I fundamentally disagree with one of Soros' points. He seems to be saying keeping an eye on banks' levels of speculation will suffice. That is wrong. It misses what banks are about by a a sea mile.

The purpose of a bank, as a separately constituted legal entity for the purpose of conducting business is to create a return for its owners, although their behaviour leads many of us to believe it is to line their own pockets. It is not to lend to business nor private individuals, nor to trade in government bonds or derivatives, nor to deal in stocks on their own accounts. It is their duty to undertake those activities open to it which it perceives as most profitable, whether or not including some or all of the above, and to eschew all those activities it deems less profitable. That, fundamentally, is why we are where we are now.

Attempting to regulate or legislate to prevent banks from doing exactly that will not do. They hire very clever people to find ways to continue making the highest returns at high salaries on a full time basis. Our "servants", on the other hand, however clever they may be, can only spend enough time to react when, inevitably, the banks run rings around our regulations once more.

The only answer is to stamp our consumer feet, or at least tell our representatives to do so on our behalves. Central banks, under government edict, should refuse to allow banks which are going to use our bond allocation activities to finance their other unwelcome (by us anyway) activities, thereby enforcing the traditional, visible, enforcible separation of the business of banking from the businesses of all the other trading and broking enterprises. Hence the only ways they could profit from being allowed the very great privilege - please, banker, stop telling me the privilege is all mine in dealing with you - of dealing in our tax receipts would be in recognisable banking activities.

diddyda 05 Oct 2011 , 6:57pm

Ask any number of economist's / experts and you will receive as many different answers to the question. In fact no-one can predict the outcome and history shows that often something quite unexpected happens, that determines the future.

The basic facts are as follows: Germany is considerably more productive that any other country and on a sliding scale, generally from north to south you can arrive at the least vibrant economy, Greece.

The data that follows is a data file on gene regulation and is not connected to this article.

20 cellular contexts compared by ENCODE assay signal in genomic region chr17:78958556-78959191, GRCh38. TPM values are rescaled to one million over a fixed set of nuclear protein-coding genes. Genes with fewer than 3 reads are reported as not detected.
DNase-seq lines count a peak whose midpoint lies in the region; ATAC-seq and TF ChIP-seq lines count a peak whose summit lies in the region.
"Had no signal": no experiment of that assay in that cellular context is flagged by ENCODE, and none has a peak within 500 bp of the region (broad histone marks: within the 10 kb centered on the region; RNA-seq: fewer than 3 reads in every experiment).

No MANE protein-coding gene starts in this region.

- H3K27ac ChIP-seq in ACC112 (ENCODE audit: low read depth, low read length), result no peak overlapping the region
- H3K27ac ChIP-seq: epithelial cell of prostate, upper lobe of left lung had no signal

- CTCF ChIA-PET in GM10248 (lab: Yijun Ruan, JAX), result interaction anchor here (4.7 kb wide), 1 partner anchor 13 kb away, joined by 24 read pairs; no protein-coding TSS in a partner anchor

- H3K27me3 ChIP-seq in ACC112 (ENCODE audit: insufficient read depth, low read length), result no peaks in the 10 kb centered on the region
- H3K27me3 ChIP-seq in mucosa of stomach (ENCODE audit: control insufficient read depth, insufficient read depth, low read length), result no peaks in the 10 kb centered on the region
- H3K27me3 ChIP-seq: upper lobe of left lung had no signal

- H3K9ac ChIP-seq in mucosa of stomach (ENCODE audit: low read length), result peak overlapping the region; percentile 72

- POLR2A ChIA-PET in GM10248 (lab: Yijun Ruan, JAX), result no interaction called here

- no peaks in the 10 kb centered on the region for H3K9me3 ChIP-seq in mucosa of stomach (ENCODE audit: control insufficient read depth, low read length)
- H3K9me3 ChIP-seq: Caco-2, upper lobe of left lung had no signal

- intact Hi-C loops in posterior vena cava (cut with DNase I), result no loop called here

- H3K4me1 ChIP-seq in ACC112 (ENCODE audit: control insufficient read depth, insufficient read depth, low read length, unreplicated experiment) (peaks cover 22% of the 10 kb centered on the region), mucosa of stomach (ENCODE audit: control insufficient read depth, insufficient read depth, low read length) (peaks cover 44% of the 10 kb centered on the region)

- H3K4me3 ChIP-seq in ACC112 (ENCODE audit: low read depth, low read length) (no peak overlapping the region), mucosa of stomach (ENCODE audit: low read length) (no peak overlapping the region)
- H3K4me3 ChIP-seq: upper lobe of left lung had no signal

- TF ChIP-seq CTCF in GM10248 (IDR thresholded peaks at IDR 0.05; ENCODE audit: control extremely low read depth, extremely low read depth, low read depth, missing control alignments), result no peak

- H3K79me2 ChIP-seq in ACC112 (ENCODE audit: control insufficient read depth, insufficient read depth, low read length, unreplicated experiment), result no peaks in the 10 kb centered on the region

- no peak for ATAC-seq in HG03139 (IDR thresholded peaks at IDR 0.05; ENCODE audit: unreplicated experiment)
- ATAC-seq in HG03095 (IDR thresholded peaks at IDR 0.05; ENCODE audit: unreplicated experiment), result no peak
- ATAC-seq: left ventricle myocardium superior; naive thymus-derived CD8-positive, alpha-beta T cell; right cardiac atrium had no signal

All the Eurozone countries have fiddled their figures to some extent (even Germany) again on a similar sliding scale.

The general population of Europe have had almost no say in how their future is determined. This last of democracy is dangerous as the population feel they are being rail-roaded along a path which no mandate has been sought.

In its present form the only way the Euro can survive is if Germany is eternally prepared to transfer money to less efficient countries. In the UK we have a single currency and it is kept in balance because the richer parts of the UK, England is prepared to transfer money to Scotland, Wales and NI. Because we have political union and a single tax system is works.

My guess is that the Euro will not survive in its present form, but the unravelling of it all will be an interesting event. The analogy of 'a burning building with no exits', is pretty apt. I just hope the mess remains only financial and political. Conflicts around the world have begun with less!

mcturra2000 05 Oct 2011 , 7:29pm

Nobody knows what to do, and if they did, the people in charge wouldn't listen. Whatever they do will be a disaster in the long-run. How do I know this for a fact? Because if people in charge knew what they were doing, we would never have gotten ourselves in this mess in the first place.

Learn, my son, with how little wisdom the world is ruled. -- Julius III

ayshf 05 Oct 2011 , 10:44pm

lol

The answer they are proposing is a non-starter. Effectively they are saying Germany will stand guarrantor for the debts of Club Med (and also if we're brutal for France, which is also going to be screwed when it nationalises it's banks).

Merkel doesn't have the mandate for this, worse it's clear that an attempt to cross that rubicon would finish her government..

So whats going to happen is that the European banks will be recapitalised to bear the writes downs, the various soverigns will default and will be booted out of the Euro. The collateral damage from this is going to be considerable, but there is no other way this can end.

The quicker it gets done the cheaper it'll be in the end.

ANuvver 09 Oct 2011 , 5:47pm

I find it interesting that two of the big three Euro leaders are as good as resigned to losing power - with Merkel still on a knife-edge. This might provide some va-voom to proceedings. A politician facing defeat is possibly more likely to focus on how they will be regarded long-term.

PRMARJORAM 12 Oct 2011 , 10:09am

Bring 10 economists into a room ask them for a solution and get 10 different answers

Flutist 12 Oct 2011 , 11:01am

mcturra2000 has it right - the 3 gurus are hopelessly wrong.
The Euro-zone was a political contstruct to woo the ex USSR satellite countries and the EU is noy quite as corrupt as the USSR but not far off.
The answer(s) to the crisis?
1) Outlaw short selling - immediately
2) Let Greece fail along with Italy etc.
3) Let the banks take their long overdue haircut
4) Hope that politicians actually learn something for once (not much hope there I'm afraid)
5) Wait 25 years for things to sort out, i.e property prices take their 20% drop, more local food production, the EU morphs back into the EEC which is what we the people wanted anyway.

For more sense - see www.ruskinweb.co.uk

Flutist 12 Oct 2011 , 11:01am

URL incorrect - see www.ruskinweb.co.uk/blog

JohnBeeblebrox 18 Nov 2011 , 7:14pm

"At this time, more than ever, we need guidance from the experts."

I thnk these Gurus are "Wise"

(Is TMF forgetting it's roots?)
:-)